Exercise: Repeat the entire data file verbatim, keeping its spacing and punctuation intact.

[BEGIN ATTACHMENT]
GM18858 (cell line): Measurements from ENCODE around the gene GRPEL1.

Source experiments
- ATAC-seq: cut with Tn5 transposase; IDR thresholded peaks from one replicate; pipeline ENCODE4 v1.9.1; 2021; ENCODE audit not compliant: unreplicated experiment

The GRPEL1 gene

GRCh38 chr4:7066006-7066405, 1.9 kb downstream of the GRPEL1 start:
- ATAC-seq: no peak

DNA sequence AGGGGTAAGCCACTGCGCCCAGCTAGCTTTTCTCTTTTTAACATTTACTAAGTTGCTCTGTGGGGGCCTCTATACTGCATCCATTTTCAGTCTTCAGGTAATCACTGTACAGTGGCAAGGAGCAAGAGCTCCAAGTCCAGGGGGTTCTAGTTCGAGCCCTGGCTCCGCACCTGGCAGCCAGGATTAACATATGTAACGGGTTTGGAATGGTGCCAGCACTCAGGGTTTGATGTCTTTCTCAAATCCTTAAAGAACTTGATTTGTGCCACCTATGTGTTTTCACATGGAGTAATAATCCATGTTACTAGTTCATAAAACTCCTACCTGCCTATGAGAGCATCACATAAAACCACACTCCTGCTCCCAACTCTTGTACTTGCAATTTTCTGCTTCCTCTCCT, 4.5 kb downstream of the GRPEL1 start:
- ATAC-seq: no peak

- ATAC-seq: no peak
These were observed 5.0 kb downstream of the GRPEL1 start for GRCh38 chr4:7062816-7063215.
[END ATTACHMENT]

GM18858 (cell line): Measurements from ENCODE around the gene GRPEL1.

Source experiments
- ATAC-seq: cut with Tn5 transposase; IDR thresholded peaks from one replicate; pipeline ENCODE4 v1.9.1; 2021; ENCODE audit not compliant: unreplicated experiment

The GRPEL1 gene

GRCh38 chr4:7066006-7066405, 1.9 kb downstream of the GRPEL1 start:
- ATAC-seq: no peak

DNA sequence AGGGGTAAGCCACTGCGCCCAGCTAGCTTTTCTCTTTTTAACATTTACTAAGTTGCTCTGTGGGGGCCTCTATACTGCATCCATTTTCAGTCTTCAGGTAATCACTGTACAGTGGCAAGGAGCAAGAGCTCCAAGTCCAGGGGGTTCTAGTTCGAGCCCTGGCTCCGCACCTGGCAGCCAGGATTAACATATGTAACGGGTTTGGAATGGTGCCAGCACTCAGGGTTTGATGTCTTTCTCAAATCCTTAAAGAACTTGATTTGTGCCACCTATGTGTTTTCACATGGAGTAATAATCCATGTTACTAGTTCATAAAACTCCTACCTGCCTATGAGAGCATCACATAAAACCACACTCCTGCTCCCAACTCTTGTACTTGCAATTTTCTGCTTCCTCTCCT, 4.5 kb downstream of the GRPEL1 start:
- ATAC-seq: no peak

- ATAC-seq: no peak
These were observed 5.0 kb downstream of the GRPEL1 start for GRCh38 chr4:7062816-7063215.